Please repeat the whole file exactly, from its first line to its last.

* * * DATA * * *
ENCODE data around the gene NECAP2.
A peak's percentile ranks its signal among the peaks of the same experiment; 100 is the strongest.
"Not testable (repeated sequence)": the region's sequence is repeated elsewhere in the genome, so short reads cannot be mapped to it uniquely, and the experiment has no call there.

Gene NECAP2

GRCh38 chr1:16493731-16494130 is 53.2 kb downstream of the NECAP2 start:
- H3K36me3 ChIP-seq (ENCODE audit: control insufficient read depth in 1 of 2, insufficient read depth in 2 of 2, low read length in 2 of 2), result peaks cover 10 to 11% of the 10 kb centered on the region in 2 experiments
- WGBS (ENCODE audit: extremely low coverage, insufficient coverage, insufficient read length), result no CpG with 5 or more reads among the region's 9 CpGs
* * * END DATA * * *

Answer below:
ENCODE data around the gene NECAP2.
A peak's percentile ranks its signal among the peaks of the same experiment; 100 is the strongest.
"Not testable (repeated sequence)": the region's sequence is repeated elsewhere in the genome, so short reads cannot be mapped to it uniquely, and the experiment has no call there.

Gene NECAP2

GRCh38 chr1:16493731-16494130 is 53.2 kb downstream of the NECAP2 start:
- H3K36me3 ChIP-seq (ENCODE audit: control insufficient read depth in 1 of 2, insufficient read depth in 2 of 2, low read length in 2 of 2), result peaks cover 10 to 11% of the 10 kb centered on the region in 2 experiments
- WGBS (ENCODE audit: extremely low coverage, insufficient coverage, insufficient read length), result no CpG with 5 or more reads among the region's 9 CpGs